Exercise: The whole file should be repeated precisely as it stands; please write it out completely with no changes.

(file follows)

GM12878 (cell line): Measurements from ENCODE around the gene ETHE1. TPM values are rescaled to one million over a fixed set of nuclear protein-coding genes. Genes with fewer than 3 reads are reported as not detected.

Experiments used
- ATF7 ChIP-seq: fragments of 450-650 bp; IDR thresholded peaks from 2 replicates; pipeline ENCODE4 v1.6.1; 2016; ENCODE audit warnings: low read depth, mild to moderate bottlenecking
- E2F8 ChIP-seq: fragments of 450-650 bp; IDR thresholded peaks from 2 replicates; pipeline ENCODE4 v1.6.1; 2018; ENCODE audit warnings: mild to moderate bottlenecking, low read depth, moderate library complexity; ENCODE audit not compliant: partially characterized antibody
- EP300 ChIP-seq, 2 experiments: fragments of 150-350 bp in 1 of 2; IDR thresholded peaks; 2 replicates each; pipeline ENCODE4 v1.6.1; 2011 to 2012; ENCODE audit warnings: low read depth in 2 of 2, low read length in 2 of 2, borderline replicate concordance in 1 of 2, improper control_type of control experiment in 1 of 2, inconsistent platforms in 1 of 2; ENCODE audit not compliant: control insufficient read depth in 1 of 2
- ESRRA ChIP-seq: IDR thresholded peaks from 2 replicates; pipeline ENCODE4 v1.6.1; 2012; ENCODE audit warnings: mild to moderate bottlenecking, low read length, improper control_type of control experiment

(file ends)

GM12878 (cell line): Measurements from ENCODE around the gene ETHE1. TPM values are rescaled to one million over a fixed set of nuclear protein-coding genes. Genes with fewer than 3 reads are reported as not detected.

Experiments used
- ATF7 ChIP-seq: fragments of 450-650 bp; IDR thresholded peaks from 2 replicates; pipeline ENCODE4 v1.6.1; 2016; ENCODE audit warnings: low read depth, mild to moderate bottlenecking
- E2F8 ChIP-seq: fragments of 450-650 bp; IDR thresholded peaks from 2 replicates; pipeline ENCODE4 v1.6.1; 2018; ENCODE audit warnings: mild to moderate bottlenecking, low read depth, moderate library complexity; ENCODE audit not compliant: partially characterized antibody
- EP300 ChIP-seq, 2 experiments: fragments of 150-350 bp in 1 of 2; IDR thresholded peaks; 2 replicates each; pipeline ENCODE4 v1.6.1; 2011 to 2012; ENCODE audit warnings: low read depth in 2 of 2, low read length in 2 of 2, borderline replicate concordance in 1 of 2, improper control_type of control experiment in 1 of 2, inconsistent platforms in 1 of 2; ENCODE audit not compliant: control insufficient read depth in 1 of 2
- ESRRA ChIP-seq: IDR thresholded peaks from 2 replicates; pipeline ENCODE4 v1.6.1; 2012; ENCODE audit warnings: mild to moderate bottlenecking, low read length, improper control_type of control experiment